If dandelions were difficult to grow I am sure we would all have pots of them. And if common bindweed (calystegia) were killed by frost I am equally sure we would value it as an ornamental. But, as it is, I would rank it as the worst of all weeds we have to tackle. Ground elder is bad, but it keeps low and it is possible to spray it off under shrubs. (I apologise to those who do not want to use chemicals in the garden and I prefer not to, but there are a few places where I will, carefully, use them and the control of perennial weeds is one of them.)
Ground elder is at least low and it will not smother shrubs. There are even variegated forms that I have planted and valued, as fine ground cover. But bindweed is far more serious. It twines up shrubs and smothers them, literally preventing light getting to them and killing them. While it is doing this it spreads under ground by long, persistent stems that can survive for years under weed-suppressing carpet of mulches.
So, I use weedkillers containing glyphosate in my battle against bindweed. Glyphosate is absorbed by the leaves and move into the roots where it slowly kills the plant. How quickly it works depends in the plant and the season. Some formulations have additional chemicals that give a quicker visual effect. But now is a good time to apply, as the weed is still in leaf but preparing for an autumn shutdown. It is most effective when applied to weeds in full leaf – there is no point spraying the soil and a few emerging shoots.
The problem is that glyphosate will kill any green plant it is sprayed on. So if the bindweed is growing through outer plants it must first be unwound, then placed in a black bag, still attached to the root, so you can spray it without getting any spray on valuable plants. Once dry you can remove the bag. You should see some yellowing within a week at this time of year.
You can also buy glyphosate as a ‘wipe-on’ formulation and this is effective but it does take ages to wipe all the leaves on bindweed smothering a rose bush!
All garden chemicals are controversial and some people avoid them entirely. But I think it is unfair to new gardeners to be too proscriptive and say that weedkillers are off limits. I can think of nothing more effective to put someone off gardening than to say they can’t use glyphosate on a newly acquired piece of land covered in weeds. I was recently criticised for suggesting the use of glyphosate in a garden column (I did recommend handweeding first). I agree that it would be best not to use any chemicals but, in my rural garden, where farmers spray hectares of land with the stuff, I do not feel guilty using it on a few square metres.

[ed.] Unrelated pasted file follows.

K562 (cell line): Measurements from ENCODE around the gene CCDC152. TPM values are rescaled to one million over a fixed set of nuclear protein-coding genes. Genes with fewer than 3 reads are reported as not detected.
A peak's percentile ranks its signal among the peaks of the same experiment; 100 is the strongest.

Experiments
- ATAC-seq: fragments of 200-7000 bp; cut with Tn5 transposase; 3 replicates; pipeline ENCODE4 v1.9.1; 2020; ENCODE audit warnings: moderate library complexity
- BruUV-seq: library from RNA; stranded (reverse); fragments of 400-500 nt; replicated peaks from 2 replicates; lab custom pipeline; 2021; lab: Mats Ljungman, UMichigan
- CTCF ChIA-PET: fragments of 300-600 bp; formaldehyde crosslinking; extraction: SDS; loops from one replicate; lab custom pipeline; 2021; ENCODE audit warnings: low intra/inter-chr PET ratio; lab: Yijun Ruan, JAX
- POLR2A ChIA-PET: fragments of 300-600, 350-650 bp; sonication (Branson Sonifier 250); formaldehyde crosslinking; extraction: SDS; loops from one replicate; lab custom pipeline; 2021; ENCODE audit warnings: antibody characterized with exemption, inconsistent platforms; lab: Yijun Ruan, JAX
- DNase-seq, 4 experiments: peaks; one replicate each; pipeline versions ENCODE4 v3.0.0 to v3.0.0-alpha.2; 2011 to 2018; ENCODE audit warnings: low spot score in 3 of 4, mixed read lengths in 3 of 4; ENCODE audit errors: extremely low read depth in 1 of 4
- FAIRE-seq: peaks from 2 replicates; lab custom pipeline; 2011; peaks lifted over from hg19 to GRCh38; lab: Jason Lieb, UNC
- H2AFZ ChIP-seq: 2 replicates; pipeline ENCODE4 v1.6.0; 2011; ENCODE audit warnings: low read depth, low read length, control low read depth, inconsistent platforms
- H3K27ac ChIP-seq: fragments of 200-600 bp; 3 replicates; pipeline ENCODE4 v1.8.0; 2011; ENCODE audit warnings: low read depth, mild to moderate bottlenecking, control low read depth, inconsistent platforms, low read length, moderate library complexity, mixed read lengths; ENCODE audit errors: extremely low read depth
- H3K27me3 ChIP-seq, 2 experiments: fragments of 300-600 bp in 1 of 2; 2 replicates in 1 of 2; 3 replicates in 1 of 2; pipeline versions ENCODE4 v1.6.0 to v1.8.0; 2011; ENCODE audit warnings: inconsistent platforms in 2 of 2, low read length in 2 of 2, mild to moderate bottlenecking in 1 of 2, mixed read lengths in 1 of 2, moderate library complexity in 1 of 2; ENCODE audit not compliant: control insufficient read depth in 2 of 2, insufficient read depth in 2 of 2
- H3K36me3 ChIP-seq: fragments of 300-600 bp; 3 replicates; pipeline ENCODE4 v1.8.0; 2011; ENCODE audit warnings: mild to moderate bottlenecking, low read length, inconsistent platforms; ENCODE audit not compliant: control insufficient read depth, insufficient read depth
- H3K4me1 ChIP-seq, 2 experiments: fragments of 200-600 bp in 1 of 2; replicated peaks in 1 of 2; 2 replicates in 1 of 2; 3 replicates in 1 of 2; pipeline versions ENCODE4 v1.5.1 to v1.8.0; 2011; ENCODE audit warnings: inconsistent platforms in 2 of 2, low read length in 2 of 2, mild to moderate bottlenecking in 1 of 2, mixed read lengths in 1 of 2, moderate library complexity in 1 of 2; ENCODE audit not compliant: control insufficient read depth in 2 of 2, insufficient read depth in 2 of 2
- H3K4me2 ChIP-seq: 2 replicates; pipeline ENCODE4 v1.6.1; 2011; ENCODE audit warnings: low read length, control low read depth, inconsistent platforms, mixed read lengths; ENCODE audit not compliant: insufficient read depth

And things are better than they were! The stuff we used to sell when I was working in the 80s at Nags Hall are now banned. Paraquat was the main weedkiller – that was used to burn off annuals weeds. But it is highly toxic and we are better off without it. Hoeing is far better for annual weeds, and keeps you fit.
Of course, weedkillers are not the only garden chemicals we may use. There are pests and diseases that may need control. But we tend to have a more tolerant attitude now than 40 years ago and know that we do not have to spray everything. Many problems can be largely prevented by good cultivation and, increasingly, there are resistant plants that are less often affected.
Jobs for the week
This is the perfect time to sow a new lawn or sow seeds on bare patches. Cover sown areas with fleece to keep the soil moist and prevent birds eating the seed.
Scarify the lawn, raking out dead grass and moss and apply an autumn lawn food.
Autumn is a good time to plant and perfect for planting shrubs and perennials
If you hanging baskets and pots are looking tired, don’t be afraid to change them a bit earlier than usual. Early planting allows plants to get established before winter and that benefits flowering plants such as violas. There are lots of small plants that look good in autumn and winter including small cyclamen and colourful heucheras.